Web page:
This phenomenon is the product of algorithms designed in a way that inadvertently favors the spread of lies over facts. Sites like Twitter and Facebook have a vested interest in keeping users on their sites, and reaffirming noxious world views with suggestions for like-minded people and posts is a good way to do it. But the shift away from traditional media to social media as information gatekeepers is another fundamental flaw, because, as Ressa argues, “they’ve largely abdicated responsibility.”
In many instances, social media’s failure—or unwillingness—to curb Duterte’s leverage in the cyberworld has materialized as very tangible threats to Ressa’s safety in the real world. Credible messages from internet foes vowing to kill or rape her are now commonplace for Ressa, who doesn’t entrust the local police with her safety and instead hires a private security detail.
Two Duterte loyalists live streamed their break-in at Rappler’s Manila headquarters in February 2019, a week after Ressa’s overnight detention. The men donned signs that read: “As a Filipino, I am going to hold Maria Ressa and Rappler accountable for destroying the image of my country” and “I am not a Filipino troll acting on anyone’s marching orders. I am 100 percent Filipino who can love this country more than an American will ever do.”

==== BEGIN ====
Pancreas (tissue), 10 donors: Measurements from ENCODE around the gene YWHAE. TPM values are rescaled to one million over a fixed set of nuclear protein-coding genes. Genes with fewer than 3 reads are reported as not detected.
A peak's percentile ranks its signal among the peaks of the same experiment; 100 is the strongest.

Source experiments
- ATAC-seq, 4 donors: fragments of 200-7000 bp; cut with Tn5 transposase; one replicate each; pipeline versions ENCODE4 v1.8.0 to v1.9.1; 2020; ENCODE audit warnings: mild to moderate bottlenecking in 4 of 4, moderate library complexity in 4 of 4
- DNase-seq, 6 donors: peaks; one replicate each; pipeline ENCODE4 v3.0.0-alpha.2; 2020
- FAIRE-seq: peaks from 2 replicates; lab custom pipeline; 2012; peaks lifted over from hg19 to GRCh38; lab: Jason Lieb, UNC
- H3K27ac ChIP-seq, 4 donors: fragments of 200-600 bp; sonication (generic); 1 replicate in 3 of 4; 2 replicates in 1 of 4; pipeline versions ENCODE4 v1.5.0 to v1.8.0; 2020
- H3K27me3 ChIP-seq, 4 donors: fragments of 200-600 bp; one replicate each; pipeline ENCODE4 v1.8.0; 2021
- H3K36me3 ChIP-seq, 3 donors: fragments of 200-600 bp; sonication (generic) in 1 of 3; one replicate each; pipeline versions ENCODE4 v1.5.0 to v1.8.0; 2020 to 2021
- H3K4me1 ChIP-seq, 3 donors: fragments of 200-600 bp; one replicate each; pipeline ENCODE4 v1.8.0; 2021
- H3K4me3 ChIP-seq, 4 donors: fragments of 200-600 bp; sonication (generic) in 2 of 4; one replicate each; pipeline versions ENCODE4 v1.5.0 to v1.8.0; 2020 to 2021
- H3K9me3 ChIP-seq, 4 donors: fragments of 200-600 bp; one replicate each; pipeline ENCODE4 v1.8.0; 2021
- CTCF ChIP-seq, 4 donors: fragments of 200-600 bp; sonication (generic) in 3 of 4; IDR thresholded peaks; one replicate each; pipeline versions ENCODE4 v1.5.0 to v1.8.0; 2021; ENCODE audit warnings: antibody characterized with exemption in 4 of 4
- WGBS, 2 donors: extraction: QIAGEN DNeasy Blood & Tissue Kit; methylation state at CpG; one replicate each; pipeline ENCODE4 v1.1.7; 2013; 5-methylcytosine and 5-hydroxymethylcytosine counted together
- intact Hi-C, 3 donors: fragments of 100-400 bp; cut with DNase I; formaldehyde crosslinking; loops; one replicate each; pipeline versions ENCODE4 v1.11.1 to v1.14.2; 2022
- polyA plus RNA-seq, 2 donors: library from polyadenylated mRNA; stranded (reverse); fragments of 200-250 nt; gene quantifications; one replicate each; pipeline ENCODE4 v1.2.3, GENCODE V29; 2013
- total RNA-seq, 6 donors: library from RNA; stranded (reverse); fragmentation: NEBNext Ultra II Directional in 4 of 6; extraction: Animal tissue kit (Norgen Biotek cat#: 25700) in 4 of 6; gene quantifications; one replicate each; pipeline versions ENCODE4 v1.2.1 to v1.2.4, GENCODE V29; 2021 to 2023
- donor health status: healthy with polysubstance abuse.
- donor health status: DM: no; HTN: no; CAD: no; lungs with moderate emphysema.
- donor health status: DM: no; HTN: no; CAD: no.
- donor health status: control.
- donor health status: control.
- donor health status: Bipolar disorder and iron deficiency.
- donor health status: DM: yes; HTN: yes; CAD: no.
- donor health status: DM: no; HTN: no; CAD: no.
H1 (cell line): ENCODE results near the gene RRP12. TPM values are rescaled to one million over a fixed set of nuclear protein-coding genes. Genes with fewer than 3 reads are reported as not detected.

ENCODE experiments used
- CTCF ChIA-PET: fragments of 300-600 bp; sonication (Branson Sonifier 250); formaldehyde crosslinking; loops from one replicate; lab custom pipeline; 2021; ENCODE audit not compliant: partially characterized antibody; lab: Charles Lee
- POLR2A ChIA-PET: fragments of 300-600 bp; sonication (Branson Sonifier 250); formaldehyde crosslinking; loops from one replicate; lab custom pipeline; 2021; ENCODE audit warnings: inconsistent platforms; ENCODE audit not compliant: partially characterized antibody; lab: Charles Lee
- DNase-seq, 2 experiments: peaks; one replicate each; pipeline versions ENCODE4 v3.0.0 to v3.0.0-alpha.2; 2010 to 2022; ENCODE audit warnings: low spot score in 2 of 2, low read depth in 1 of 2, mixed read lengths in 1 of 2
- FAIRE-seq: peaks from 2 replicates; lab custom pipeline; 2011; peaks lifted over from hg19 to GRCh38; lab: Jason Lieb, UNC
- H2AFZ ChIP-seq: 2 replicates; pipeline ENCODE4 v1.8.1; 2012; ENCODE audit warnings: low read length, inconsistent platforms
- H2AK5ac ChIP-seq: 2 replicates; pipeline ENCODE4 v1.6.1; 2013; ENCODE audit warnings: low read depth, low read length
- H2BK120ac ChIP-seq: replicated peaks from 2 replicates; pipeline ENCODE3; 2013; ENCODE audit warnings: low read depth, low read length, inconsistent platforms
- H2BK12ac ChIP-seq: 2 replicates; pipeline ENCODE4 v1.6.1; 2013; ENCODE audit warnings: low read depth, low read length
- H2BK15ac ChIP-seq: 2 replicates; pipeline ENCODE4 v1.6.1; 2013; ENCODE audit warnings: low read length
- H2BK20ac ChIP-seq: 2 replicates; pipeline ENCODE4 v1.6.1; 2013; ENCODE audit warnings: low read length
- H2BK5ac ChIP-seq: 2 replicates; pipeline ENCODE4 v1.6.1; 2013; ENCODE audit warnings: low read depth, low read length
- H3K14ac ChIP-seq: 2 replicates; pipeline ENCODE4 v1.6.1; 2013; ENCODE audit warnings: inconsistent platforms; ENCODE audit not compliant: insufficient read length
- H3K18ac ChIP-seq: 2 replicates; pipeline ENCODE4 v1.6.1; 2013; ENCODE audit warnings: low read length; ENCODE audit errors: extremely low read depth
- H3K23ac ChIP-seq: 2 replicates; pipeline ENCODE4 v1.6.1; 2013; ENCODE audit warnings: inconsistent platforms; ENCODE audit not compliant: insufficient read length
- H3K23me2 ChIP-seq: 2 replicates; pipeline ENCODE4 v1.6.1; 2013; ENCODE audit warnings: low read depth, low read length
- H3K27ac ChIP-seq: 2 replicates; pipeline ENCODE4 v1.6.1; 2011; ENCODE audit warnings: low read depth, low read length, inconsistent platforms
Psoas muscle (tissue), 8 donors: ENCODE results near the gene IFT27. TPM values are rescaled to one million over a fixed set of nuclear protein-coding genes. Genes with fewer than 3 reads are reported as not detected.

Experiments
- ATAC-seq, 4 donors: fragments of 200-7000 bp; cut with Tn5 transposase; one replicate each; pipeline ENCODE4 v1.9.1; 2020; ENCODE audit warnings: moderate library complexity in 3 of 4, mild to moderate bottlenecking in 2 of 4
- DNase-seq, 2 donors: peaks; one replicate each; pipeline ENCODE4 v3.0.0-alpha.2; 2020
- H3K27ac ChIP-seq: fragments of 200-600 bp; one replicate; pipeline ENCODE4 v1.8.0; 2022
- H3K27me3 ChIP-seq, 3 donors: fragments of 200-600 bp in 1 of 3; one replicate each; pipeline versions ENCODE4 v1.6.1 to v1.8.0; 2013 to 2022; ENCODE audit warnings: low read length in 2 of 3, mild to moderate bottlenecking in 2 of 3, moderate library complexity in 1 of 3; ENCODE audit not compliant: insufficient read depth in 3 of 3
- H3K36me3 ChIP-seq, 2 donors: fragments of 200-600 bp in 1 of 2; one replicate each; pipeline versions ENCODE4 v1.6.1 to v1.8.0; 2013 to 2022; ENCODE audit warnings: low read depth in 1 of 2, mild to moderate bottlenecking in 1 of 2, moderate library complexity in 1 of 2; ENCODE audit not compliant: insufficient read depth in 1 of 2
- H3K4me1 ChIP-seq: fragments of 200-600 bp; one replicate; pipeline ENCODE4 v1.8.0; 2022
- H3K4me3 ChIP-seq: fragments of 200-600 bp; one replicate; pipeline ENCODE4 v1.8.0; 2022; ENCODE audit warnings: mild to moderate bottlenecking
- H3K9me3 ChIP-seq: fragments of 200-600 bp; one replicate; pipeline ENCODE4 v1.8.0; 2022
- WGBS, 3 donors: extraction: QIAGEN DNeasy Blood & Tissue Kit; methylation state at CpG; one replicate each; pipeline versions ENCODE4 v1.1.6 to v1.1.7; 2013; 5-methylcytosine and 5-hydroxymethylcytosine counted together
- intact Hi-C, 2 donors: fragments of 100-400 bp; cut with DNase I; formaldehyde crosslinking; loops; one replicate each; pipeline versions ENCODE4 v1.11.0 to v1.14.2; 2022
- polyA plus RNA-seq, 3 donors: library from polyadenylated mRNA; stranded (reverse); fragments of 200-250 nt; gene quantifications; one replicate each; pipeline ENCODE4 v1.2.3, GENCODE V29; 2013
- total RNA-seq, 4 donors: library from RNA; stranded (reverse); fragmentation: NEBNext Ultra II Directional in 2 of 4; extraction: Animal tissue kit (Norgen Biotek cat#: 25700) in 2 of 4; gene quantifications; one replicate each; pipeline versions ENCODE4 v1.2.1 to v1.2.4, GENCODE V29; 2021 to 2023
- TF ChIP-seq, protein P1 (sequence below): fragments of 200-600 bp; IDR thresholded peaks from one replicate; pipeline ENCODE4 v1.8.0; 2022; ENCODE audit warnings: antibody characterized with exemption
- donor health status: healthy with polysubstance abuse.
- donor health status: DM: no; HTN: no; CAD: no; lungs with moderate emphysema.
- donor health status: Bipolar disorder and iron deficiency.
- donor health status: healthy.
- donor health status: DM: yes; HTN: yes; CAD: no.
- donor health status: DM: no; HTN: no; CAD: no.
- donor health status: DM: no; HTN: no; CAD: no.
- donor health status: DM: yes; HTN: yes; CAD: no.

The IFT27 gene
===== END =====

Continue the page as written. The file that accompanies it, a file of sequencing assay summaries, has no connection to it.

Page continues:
But despite charges by the president and his henchmen of her divided allegiance, Ressa stays put. And even with family, acclaim, and refuge in the United States, Ressa always returns to the home and career she hand-selected to be in the Philippines long before Duterte positioned her in his crosshairs. “What we do matters, you know, and I don’t want to be bullied by a bully. And I don’t want to make everything else I have done a lie, because that’s what would happen if I chose any differently from what I am doing today.”